Josephinite is a nickel-iron alloy-bearing rock from Josephine County, southwestern Oregon. Josephinite had been thought to be the same as the metallic nickel-iron mineral awaruite (KRISHNARAO, 1962, 1964; RAMDOHR, 1950), but recently it has been shown to be a complex assemblage of minerals (BIRD and WEATHERS, 1975a). Although most samples of josephinite are somewhat altered, least-altered josephinite consists of several nickel-iron alloys, one intergrown with andradite garnet, an iron-cobalt alloy, and minor amounts of iron-nickel arsenides, iron-nickel-copper sulphides, and various unidentified phases. The intergrown metal-garent assemblage is apparently unique to josephinite. Alteration phases include serpentine minerals and magnetite. Josephinite occurs as detritus in several streams that originate and flow on the Josephine Peridotite; bedrock includes sheared serpentinite zones and basaltic to dioritic dikes within the peridotite. It is a reasonable assumption that the josephinite pebbles must be associated with one or more of these rocks; however, no unequivocal, large josephinite samples have been found within bedrock. BIRD and WEATHERS (1975a) proposed that because of its remarkable and apparently unique composition and textures, and its association with obducted mantle, josephinite has been derived from the mantle, conceivably the deep-mantle. Subsequently, DICK (1974), THORNBER and HAGGERTY (1976) and BOTTO and MORRISON (1976), following RAMDOHR (1950), argued that josephinite was formed by reduction of silicates, or sulphides, during serpentinization of the Josephine Peridotite. Currently, there are two views concerning the origin of josephinite: 1) josephinite is a product of low-temperature, synserpentinization processes and is comparable with awaruite 2) because of its mineral composition, textures, and rock associations, josephinite pre-dated serpentinization of the Josephine Peridotite (obducted ophiolite), was related to the origin of the Josephine Peridotite, and was derived from the primitive mantle, conceivably from as deep as the core-mantle boundary. Excesses of 3He, 21Ne and 129Xe have recently been found in josephinite and have been interpreted to indicate a mantle residence and, perhaps, a primordial age for this rock (DOWNING et al., 1977; BOCHSLER et al., 1978). We continue to propose a mantle derivation of josephinite; additionally, we suggest that josephinite was primitive material incorporated into the earth during earth accretion.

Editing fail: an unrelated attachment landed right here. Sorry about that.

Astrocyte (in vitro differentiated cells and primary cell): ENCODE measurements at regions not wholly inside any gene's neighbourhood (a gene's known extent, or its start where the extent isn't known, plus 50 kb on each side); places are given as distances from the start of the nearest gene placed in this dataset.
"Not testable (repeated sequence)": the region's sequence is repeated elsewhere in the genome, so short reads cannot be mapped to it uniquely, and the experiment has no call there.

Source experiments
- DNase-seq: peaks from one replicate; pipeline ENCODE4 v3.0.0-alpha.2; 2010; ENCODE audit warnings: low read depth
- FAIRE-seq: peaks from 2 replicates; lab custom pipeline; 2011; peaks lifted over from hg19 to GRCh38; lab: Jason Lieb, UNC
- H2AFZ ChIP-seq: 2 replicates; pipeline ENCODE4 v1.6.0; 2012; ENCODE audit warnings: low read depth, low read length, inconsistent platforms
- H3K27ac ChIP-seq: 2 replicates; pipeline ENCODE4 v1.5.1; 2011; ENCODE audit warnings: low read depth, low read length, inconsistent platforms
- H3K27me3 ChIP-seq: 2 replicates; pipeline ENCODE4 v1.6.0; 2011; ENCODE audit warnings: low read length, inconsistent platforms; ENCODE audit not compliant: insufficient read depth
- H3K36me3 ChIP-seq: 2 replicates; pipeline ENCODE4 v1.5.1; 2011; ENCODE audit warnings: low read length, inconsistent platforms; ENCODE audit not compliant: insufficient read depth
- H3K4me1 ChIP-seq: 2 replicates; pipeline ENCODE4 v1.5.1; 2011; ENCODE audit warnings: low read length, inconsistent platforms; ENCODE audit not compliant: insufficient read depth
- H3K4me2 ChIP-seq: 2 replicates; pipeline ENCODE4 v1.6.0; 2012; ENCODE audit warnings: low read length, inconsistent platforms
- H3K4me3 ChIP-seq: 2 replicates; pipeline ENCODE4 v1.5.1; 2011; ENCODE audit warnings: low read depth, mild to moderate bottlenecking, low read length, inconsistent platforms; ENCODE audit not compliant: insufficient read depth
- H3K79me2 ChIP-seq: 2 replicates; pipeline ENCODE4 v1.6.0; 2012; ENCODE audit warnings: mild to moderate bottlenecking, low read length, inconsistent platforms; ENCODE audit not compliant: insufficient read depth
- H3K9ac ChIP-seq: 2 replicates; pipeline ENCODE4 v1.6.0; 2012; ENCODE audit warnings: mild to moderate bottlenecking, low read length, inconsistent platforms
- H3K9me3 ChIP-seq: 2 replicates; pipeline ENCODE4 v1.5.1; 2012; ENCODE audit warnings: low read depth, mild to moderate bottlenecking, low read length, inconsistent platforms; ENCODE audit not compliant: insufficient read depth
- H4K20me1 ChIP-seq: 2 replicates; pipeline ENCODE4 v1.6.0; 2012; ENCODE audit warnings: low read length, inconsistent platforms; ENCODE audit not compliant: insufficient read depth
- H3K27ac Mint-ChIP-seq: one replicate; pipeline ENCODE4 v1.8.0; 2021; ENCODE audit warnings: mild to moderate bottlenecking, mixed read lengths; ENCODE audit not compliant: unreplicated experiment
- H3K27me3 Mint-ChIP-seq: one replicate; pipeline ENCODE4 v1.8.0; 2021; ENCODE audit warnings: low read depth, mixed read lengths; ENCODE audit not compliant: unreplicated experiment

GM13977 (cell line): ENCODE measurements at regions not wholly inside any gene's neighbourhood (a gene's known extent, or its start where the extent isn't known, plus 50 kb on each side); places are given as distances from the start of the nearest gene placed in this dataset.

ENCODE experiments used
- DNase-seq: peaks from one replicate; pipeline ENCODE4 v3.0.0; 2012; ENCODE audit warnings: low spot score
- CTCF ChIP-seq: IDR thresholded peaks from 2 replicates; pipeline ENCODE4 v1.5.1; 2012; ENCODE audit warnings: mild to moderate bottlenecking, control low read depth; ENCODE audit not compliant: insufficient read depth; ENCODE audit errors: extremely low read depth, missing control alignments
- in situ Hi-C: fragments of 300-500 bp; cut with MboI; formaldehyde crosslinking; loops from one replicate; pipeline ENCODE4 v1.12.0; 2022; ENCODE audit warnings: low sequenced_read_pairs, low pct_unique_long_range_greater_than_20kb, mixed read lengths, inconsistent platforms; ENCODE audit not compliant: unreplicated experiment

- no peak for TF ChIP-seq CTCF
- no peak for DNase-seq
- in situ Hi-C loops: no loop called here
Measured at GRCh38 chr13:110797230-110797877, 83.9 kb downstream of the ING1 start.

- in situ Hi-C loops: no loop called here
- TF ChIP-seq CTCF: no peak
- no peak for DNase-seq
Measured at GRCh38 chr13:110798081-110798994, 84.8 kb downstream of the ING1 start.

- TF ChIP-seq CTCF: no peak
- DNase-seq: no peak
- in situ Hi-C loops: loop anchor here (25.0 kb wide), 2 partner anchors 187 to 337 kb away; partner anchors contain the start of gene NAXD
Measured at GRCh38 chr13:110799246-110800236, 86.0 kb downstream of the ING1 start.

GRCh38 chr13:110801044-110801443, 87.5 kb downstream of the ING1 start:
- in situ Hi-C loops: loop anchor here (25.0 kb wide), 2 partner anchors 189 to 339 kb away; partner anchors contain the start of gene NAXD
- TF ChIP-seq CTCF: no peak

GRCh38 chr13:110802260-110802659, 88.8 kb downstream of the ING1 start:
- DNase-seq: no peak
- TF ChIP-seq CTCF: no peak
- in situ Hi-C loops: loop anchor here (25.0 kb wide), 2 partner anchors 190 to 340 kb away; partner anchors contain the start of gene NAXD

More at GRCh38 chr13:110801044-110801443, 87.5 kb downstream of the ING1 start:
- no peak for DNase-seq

A full lattice dynamical method has been applied to the calculation of the oxygen isotopic partition function ratio for α-quartz in order to examine the result of the Debye-Einstein model calculation. The modified Urey-Bradley force field was used as a force field model of α-quartz. The phonon dispersion curves and elastic constants of α-quartz have also been calculated. These calculated values are in fairly good agreement with the available experimental data. The agreement gives additional grounds for the use of the modified Urey-Bradley force field. The wave vector-dependence of Infqtz(q) has been examined along the x, y, and z directions in the Brillouin zone. It has been found that the Infqtz(q) little changes with the wave vector. The changes of the Infqtz(q) along the three directions are only less than 0.5% at 0°C, although the value of Infqtz(q) becomes a minimum at the Brillouin zone center. By virtue of the small wave-vector dependence of Inqtz(q), the reduced partition function ratio for α-quartz given by the direct summation technique converges very rapidly. The reduced partition function ratio for α-quartz has been evaluated in the temperature range between 0 and 550°C by means of the direct summation technique combined with the perturbation method. The obtained values of the oxygen isotope fractionation factor between α-quartz and liquid water below 100°C can be expressed as 103Inαqtz-H2O(1) = -17.287+8.6913(103/T) + 1.8459(103/T)2. This temperature scale gives only 1-1.5 ‰ higher fractionations than that of the earlier Debye-Einstein model calculation. When the small differences of the fractionations between the present and earlier calculations and the error associated with the theoretical calculation are taken into consideration, the Debye-Einstein approximation in evaluating the isotopic partition function ratio for α-quartz can be concluded not to bias seriously the result.
The content of rare earth and transition elements has been analysed in Beni-Bouchera orogenic peridotites. Results suggest that lherzolite - the predominant petrographic type - is of residual nature while pyroxenite layers represent the product of multiple melting episodes.
The distribution of cadmium between calcium phosphate and solution has been investigated, when calcium phosphate is precipitated from calcium nitrate, diammonium hydrogen phosphate and cadmium nitrate solutions containing sodium chloride (0, 0.53 mol/l) or magnesium chloride (0, 5.0 × 10-2mol/l) at 25 and 100°C: Cadmium in the parent solution is mostly incorporated in hydroxyapatite as a solid solution between hydroxyapatite and apatitic cadmium phosphate. Adsorption of cadmium on suspended hydroxyapatite has been also examined: It is greatly reduced by the presence of calcium ions in the solution.
Isotopic anomalies observed in meteorites for O, Mg, Ca, Xe, Ba, Nd and U can be attributed to a combined effect of mass fractionation, neutron capture and cosmic-ray irradiation processes which took place prior to and during the formation of the solar system. The total cosmic-ray neutron flux (time integrated) appears to have been such that the isotopic compositions of a number of elements were altered appreciably.